For the first instalment of this mini-series, we’ll take a closer look at the start of the captivating timeline of photography – from silhouettes to camera obscuras, from Niepce to Daguerre – and onto the development of the first photographic process.
“I think to really see a Daguerreotype and get the full effect is that you have to be holding it. It’s an intimate thing, it’s reflective […] it makes you part of the object.” – Jamie Allen, Assistant Curator of Photographs, George Eastman House
Watching this video is nothing short of fascinating. Not only do the good people of the George Eastman House give us a succinct description of the earliest days of photography, but they are also able to stress how precious and important such a discovery was.
In this day and age where each second can be captured in dozens and dozens of still photos instantly, the great contrast on how each early photograph contains an intricate story behind it – from the subject themselves to the great deal of effort and time consumed in making the image – is enough to make you stop and think about your next shot.
And then, there’s the science behind it. I dunno about you guys, but that was enough to reel me in.
Elvis is a Hong Kong-based photographer. He started photography because he wanted to capture the last moments of high school life. Soon after, he met some photographers on Instagram and explored his own photography style. Take a look at how he shoots with the Daguerreotype Achromat Lens.
This beautiful camera features such ability to let users choose and switch between 35mm or 120 formats! Shoot more, save more! Get 15% discount on Lomography Films when you purchase film with the Lubitel camera!
NYC-based photographer Coco Alexander has a knack for creating amazing images with any kind of gear, and definitely did so again with the Daguerreotype Achromat 2.9/64 Art Lens. See photos from her travels to Iceland along with her first impressions of the lens in this interview.
Singapore-based photographer Aloysius Lim specializes in two very different things: wedding portraits and concert photography. Despite having gigs left and right, he was able to take a little time off his busy schedule to harness the potential of the Daguerreotype Achromat 2.9/64 Art Lens.
When material scientist Micaela Sousa aka Nomadic by Choice took up a camera to start her photographic journey, she made our world a little brighter. Elegantly combining colors in straight and chic compositions, she captures everything from jade-green plants to backstage scenes of fashion and ballet shows. She tested the Daguerreotype Achromat 2.9/64 Art Lens for us and captured tender portraits of femineity.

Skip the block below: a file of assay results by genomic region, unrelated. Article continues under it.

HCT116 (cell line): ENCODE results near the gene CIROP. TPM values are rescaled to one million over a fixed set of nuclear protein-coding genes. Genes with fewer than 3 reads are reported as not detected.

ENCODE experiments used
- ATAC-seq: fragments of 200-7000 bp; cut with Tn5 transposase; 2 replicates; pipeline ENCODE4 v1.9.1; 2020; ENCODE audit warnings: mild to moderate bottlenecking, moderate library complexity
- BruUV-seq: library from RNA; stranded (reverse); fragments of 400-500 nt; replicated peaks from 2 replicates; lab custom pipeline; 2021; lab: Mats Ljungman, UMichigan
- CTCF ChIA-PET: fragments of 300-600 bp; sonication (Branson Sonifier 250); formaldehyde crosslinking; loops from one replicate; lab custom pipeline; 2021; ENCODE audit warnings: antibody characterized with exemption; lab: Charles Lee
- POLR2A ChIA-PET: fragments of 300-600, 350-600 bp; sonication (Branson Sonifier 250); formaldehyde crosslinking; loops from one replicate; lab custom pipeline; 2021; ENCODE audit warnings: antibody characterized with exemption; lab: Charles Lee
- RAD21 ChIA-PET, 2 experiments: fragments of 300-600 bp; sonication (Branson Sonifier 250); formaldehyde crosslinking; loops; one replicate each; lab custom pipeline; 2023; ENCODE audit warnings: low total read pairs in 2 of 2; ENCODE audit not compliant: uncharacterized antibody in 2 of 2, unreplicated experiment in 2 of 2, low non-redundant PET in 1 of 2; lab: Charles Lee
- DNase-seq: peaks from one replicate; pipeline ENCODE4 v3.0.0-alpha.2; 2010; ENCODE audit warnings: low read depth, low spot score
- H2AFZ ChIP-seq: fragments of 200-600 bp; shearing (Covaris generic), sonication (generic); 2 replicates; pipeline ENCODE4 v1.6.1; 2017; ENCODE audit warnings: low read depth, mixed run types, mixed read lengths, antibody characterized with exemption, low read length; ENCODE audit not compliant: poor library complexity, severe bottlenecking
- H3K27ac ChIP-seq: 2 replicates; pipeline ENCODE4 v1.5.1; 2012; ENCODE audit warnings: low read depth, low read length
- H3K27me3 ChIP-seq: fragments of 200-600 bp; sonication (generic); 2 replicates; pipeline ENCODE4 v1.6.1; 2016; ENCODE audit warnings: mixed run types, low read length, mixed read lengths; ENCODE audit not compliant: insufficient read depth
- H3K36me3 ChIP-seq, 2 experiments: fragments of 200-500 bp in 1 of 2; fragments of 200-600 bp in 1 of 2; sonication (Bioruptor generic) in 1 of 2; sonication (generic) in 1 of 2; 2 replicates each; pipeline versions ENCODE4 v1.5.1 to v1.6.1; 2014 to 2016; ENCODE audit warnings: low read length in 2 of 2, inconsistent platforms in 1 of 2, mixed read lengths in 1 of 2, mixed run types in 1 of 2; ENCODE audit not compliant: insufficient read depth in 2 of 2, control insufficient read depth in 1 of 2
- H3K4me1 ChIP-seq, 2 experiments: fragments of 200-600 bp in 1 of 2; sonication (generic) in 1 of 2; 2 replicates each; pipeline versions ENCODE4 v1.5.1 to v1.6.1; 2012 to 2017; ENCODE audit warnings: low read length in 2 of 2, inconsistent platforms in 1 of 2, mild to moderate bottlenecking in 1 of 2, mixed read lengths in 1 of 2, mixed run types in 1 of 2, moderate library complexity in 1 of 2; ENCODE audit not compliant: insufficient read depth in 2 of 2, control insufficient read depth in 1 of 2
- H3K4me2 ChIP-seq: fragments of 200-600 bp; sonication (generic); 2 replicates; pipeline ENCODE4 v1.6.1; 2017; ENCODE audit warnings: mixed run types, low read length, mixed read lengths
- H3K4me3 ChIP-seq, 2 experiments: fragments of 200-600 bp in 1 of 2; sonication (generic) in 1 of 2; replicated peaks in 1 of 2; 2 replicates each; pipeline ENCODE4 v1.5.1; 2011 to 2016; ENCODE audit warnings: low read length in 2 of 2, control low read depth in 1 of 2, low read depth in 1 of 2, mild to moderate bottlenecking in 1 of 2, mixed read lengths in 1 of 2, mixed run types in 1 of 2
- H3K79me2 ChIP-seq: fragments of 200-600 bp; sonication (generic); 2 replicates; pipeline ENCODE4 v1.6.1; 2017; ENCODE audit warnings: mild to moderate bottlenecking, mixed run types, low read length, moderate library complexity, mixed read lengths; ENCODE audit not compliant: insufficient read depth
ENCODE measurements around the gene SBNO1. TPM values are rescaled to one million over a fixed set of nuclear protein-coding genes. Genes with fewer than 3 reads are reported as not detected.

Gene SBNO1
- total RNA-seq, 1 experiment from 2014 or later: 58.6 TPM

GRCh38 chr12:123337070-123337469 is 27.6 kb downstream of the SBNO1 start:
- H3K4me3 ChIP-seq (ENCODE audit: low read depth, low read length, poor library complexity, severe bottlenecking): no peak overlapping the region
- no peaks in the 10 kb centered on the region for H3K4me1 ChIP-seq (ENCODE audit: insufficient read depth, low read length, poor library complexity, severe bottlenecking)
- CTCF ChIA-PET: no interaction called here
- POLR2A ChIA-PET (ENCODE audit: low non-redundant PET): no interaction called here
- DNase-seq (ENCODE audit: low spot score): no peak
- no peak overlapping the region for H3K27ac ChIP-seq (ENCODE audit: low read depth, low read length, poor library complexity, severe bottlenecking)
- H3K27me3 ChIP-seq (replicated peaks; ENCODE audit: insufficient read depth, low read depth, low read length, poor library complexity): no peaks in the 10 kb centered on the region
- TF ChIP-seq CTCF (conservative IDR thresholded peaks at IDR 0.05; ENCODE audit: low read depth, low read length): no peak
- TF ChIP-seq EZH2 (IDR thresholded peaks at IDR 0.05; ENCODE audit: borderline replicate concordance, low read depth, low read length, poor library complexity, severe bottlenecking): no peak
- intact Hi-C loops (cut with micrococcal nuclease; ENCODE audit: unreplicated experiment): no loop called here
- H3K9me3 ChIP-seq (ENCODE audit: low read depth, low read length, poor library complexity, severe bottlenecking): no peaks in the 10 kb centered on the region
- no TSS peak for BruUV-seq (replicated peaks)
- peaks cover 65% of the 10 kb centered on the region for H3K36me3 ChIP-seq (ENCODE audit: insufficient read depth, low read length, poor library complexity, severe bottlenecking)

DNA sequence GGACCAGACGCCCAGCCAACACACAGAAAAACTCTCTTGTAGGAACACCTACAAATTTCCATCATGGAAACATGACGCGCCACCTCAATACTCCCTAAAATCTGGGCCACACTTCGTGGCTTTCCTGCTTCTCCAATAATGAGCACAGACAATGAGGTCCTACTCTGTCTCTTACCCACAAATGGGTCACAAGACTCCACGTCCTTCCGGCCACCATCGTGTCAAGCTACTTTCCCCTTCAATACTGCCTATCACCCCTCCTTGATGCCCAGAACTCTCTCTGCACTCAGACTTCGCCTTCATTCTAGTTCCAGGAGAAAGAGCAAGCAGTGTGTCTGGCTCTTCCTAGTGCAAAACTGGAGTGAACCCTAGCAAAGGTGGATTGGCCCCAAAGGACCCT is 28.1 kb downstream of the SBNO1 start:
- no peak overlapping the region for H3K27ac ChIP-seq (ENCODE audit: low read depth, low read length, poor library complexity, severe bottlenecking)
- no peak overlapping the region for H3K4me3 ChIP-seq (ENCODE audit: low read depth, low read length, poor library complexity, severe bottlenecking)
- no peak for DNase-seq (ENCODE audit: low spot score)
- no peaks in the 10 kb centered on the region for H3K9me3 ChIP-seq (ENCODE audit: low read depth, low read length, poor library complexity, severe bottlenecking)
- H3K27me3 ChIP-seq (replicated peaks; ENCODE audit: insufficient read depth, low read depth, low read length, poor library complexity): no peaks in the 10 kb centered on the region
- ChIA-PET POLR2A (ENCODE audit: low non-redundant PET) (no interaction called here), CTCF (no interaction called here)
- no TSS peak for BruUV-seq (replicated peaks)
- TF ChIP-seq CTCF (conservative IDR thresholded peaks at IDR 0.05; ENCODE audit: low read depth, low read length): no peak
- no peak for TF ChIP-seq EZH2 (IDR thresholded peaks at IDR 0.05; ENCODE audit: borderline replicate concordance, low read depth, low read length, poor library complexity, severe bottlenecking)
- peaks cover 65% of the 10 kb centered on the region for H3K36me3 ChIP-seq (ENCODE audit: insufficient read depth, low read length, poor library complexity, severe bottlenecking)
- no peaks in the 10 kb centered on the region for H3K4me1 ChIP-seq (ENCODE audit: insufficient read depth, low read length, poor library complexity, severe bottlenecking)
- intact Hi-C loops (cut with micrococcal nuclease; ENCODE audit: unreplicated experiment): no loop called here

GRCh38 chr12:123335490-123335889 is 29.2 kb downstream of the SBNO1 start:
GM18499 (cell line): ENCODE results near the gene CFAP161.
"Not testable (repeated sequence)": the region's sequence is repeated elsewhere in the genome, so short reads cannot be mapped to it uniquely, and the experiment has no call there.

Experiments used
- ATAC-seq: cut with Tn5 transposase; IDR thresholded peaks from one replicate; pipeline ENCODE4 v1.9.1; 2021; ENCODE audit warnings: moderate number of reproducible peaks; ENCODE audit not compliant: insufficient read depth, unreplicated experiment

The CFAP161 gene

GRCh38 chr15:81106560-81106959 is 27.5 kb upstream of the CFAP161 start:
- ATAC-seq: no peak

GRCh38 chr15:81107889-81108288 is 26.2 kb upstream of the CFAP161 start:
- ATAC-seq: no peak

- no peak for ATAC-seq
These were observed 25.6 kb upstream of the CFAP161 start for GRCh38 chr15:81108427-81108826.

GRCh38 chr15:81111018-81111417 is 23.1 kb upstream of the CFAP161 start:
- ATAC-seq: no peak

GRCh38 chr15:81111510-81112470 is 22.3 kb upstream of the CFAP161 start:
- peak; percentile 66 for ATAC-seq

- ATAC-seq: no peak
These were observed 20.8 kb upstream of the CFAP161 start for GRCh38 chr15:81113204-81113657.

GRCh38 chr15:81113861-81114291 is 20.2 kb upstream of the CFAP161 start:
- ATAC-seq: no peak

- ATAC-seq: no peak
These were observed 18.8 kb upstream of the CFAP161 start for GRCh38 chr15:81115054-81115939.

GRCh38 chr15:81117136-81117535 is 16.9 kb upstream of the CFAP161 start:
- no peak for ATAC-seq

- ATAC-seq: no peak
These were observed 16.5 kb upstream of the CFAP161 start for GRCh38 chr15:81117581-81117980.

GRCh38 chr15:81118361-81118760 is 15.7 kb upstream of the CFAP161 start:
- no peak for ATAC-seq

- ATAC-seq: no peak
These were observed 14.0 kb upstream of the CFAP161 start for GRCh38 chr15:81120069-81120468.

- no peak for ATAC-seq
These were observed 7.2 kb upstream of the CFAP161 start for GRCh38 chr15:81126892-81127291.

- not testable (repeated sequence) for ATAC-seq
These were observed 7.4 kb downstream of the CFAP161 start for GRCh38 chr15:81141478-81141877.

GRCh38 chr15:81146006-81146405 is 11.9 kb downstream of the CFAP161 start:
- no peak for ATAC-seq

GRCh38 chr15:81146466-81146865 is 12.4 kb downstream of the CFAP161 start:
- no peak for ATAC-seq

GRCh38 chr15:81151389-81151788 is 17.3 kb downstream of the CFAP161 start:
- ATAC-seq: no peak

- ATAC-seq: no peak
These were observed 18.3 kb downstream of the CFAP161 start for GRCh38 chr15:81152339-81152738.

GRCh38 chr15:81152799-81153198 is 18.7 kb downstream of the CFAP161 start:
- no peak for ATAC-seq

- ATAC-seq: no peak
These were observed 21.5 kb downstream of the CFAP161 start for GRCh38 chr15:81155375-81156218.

Coming from a family of artists, community newcomer Montague Fendt got acquainted with the art of image-making at an early age. What started out as a simple means to record memories, his passion for photography turned into a career as a director for advertising, documentaries, and indie movies.
Our fourth article from the Instantly Optimal Tipster series is here to help you through your adventures out in the wild. Join us as we look at landscape photography through the lens of the Lomo’Instant Wide!
At first, Skyler only visited the Lomography website to take a look at sample photographs taken with different point-and-shoot cameras. Seeing the immense focus given by the community to film photography and experimentation, two things she absolutely loves, she immediately signed up and started her own LomoHome. In this interview, she talks about her go-to camera, the difference between digital and film photography and more.
It's human nature to be restless and imaginative. The real may be interpreted as what one sees or how one sees something. For the daydreamer, a scene from nature transforms into a canvas. Suddenly a field makes room for chemical coloring, all those anachronistic streaks that somehow look right. Or else, those beautiful colors amplified or subdued to their most pictorial shades. All in the world of trial-and-process film photography.